3D Printing for Games

Part 1: Should I 3D Print My Game

The short answer: For a prototype? Maybe! For mass market? Nooooo…..

With current costs and technology, 3D printers for a mass-market board game aren’t even close to practical.

The current kind of 3D printer you can buy completed or as a kit for under $2,000 is an “FDM” printer. It builds up plastic models in layers, laying down a single thread of plastic to slowly build up shapes. It’s an awesome tech with many uses, but it has several major limitations that make it useless for mass producing a game, or most anything else:

a) The cost of the plastic is very high: ~40$/kg Home filament makers like the “Filastruder” may bring this drastically down in the coming year.

b) The resolution is visible to the naked eye, and requires fine tuning to optimize, including retuning with each new roll of plastic loaded.

c) The prints are slow. A single chess pawn might take 15 to 30 minutes to print on a typical FDM printer. That’s a full day to print a single chess set. Conventional injection molding machines could turn out hundreds or thousands of sets in a day.

d) Hand labor is still needed to clean up many shapes of print after the fact. If your shape has an overhang in it, there needs to be a support “raft” under the overhang that you trim away after the print is done. FDM printers can’t lay down shapes floating in open air: They have to lay the shape down onto something. Say you want to make a model of a man pointing off into the distance, his arm straight out? You’ll click the “support” box on in your printer software so it can build a raft under the outstretched arm, and then you’ll trim it off by hand when the print is done.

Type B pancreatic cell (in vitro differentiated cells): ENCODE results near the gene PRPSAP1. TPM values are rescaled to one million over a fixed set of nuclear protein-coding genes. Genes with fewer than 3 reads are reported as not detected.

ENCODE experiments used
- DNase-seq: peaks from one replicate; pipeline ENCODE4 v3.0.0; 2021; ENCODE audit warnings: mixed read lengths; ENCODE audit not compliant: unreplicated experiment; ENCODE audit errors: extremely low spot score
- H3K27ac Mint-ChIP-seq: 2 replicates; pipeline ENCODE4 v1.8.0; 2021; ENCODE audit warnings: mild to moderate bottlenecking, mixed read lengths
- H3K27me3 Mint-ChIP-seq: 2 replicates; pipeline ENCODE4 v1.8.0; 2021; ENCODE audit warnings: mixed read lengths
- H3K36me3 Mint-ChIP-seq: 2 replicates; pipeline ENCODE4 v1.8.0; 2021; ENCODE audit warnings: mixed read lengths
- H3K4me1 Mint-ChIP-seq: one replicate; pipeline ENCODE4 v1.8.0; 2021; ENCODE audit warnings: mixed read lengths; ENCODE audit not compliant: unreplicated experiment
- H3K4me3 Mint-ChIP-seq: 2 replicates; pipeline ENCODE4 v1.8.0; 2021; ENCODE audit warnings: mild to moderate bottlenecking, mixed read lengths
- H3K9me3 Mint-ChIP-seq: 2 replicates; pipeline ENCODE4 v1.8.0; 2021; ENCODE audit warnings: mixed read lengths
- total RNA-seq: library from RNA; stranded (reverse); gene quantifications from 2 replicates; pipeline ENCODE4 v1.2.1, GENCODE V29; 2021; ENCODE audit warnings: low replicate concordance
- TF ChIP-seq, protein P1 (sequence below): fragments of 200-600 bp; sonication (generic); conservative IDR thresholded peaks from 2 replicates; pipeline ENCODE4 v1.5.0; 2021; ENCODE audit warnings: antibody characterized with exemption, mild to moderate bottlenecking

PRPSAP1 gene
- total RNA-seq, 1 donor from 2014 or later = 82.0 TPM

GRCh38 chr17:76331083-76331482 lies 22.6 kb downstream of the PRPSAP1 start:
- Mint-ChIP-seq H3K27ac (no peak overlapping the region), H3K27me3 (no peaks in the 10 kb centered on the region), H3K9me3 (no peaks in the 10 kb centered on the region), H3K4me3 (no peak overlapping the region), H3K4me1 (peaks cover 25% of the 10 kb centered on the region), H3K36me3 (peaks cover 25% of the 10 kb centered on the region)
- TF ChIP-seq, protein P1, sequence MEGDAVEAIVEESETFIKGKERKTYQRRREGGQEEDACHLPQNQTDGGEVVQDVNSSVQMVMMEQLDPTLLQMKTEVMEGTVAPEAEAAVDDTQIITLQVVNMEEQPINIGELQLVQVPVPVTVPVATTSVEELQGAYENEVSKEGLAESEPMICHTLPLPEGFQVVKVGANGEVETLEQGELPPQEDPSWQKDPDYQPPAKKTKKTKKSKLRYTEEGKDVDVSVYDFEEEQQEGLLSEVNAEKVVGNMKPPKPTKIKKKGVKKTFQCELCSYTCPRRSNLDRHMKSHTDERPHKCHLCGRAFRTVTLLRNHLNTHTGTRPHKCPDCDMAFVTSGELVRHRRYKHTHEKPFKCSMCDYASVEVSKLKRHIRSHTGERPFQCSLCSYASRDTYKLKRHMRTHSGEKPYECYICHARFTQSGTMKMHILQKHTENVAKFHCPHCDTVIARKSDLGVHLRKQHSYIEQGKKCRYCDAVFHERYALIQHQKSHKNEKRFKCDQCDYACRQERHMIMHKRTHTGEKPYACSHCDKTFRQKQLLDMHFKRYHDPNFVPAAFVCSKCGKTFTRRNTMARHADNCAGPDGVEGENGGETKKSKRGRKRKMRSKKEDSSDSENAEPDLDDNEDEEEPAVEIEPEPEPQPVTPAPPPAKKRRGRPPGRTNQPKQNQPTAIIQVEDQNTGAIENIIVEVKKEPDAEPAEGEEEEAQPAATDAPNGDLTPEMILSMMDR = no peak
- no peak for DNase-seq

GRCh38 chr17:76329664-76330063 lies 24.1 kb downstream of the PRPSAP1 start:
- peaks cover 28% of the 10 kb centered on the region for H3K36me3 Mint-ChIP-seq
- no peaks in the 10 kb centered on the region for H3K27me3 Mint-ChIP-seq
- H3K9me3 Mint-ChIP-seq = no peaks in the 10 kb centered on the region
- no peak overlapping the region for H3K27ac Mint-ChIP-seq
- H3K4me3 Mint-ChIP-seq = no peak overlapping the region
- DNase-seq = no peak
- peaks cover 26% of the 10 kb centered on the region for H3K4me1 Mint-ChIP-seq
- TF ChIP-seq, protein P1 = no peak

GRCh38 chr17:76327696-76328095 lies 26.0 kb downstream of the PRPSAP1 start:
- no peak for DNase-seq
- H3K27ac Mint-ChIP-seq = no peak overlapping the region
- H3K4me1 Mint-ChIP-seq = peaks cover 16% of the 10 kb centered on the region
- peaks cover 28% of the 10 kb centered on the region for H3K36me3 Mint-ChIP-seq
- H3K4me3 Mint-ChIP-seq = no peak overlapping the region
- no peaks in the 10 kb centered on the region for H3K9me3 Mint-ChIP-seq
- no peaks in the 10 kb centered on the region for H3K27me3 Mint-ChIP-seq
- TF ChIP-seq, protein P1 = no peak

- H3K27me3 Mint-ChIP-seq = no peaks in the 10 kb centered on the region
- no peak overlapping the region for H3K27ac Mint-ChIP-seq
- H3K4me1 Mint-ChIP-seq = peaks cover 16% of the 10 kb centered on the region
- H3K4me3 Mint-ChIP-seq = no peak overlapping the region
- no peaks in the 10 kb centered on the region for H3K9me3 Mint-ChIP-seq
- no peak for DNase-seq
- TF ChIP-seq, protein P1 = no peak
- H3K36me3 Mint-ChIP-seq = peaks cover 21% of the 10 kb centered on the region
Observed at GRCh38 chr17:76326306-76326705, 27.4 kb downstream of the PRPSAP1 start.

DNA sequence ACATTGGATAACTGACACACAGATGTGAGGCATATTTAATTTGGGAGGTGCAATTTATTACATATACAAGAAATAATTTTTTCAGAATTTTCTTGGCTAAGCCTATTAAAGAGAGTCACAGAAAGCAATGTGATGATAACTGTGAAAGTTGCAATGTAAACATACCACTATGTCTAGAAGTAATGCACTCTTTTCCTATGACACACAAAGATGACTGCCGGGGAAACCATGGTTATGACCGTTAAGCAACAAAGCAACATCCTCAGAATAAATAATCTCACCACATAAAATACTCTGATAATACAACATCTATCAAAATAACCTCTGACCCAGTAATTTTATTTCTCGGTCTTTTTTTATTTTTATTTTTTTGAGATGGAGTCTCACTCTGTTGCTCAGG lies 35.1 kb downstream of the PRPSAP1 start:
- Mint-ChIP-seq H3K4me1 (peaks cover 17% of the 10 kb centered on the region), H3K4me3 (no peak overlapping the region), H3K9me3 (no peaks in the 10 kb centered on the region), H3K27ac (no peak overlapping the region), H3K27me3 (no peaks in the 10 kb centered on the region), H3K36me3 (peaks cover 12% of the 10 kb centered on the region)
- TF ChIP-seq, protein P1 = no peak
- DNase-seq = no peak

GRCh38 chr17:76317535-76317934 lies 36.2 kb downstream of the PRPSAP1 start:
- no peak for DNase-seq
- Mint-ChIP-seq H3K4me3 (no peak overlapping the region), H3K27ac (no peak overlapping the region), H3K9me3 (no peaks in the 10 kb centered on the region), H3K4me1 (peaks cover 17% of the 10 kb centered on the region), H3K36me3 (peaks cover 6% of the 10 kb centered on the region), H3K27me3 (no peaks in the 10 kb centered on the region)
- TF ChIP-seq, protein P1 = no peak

Slight overhangs are fine: Anything up to ~ a 45 degree angle the printer can build on the layer before. But a sharp overhang demands a raft, and that means hand labor to fix up after the print is done.

e) FDM printers need frequent maintenance to unjam the extruder heads, etc.

For these and other reasons, injection molding for plastic components, with its high up-front cost will likely remain the technology of choice for the foreseeable future.

How long is the foreseeable future? Like, at LEAST 6 months. 😉

FDM printing is an awesome technology, but it has its limitations to be aware of. For now, it’s best for prototyping components and making sure your models look good, balance right, play right, etc. As expensive as the tooling costs for injection molding are, it gets the job done for mass production. FDM printing might be appropriate 10 to 50 sets for beta testing or an extremely limited release. But even then, you might be better served by using off-the-shelf & repurposed components.

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